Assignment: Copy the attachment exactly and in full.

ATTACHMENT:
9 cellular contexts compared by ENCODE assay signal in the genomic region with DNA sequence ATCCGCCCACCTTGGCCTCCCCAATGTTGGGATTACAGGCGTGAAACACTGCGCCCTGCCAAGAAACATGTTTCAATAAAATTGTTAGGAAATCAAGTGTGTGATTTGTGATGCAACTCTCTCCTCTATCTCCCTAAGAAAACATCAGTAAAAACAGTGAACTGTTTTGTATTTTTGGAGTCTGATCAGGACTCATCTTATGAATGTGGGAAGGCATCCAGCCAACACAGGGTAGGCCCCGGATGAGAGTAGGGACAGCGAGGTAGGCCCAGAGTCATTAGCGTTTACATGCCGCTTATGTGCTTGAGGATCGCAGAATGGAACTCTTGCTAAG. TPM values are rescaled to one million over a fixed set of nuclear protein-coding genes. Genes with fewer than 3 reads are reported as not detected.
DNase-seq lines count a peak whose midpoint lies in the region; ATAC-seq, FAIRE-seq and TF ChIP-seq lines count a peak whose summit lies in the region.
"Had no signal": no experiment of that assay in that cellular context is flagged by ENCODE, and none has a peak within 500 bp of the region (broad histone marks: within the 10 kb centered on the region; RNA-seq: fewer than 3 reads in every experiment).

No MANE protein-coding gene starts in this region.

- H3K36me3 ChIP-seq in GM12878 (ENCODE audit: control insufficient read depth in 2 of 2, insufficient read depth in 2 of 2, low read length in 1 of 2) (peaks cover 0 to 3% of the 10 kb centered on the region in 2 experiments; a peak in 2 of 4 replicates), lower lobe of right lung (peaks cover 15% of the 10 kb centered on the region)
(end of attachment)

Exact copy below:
9 cellular contexts compared by ENCODE assay signal in the genomic region with DNA sequence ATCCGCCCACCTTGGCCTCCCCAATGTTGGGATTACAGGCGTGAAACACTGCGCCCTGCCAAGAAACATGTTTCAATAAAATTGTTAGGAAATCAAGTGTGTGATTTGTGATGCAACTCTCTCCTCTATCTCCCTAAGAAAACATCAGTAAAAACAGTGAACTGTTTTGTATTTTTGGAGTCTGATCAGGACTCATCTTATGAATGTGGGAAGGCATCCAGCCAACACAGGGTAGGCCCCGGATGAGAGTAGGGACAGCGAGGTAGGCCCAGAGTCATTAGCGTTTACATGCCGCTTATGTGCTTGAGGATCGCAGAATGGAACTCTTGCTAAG. TPM values are rescaled to one million over a fixed set of nuclear protein-coding genes. Genes with fewer than 3 reads are reported as not detected.
DNase-seq lines count a peak whose midpoint lies in the region; ATAC-seq, FAIRE-seq and TF ChIP-seq lines count a peak whose summit lies in the region.
"Had no signal": no experiment of that assay in that cellular context is flagged by ENCODE, and none has a peak within 500 bp of the region (broad histone marks: within the 10 kb centered on the region; RNA-seq: fewer than 3 reads in every experiment).

No MANE protein-coding gene starts in this region.

- H3K36me3 ChIP-seq in GM12878 (ENCODE audit: control insufficient read depth in 2 of 2, insufficient read depth in 2 of 2, low read length in 1 of 2) (peaks cover 0 to 3% of the 10 kb centered on the region in 2 experiments; a peak in 2 of 4 replicates), lower lobe of right lung (peaks cover 15% of the 10 kb centered on the region)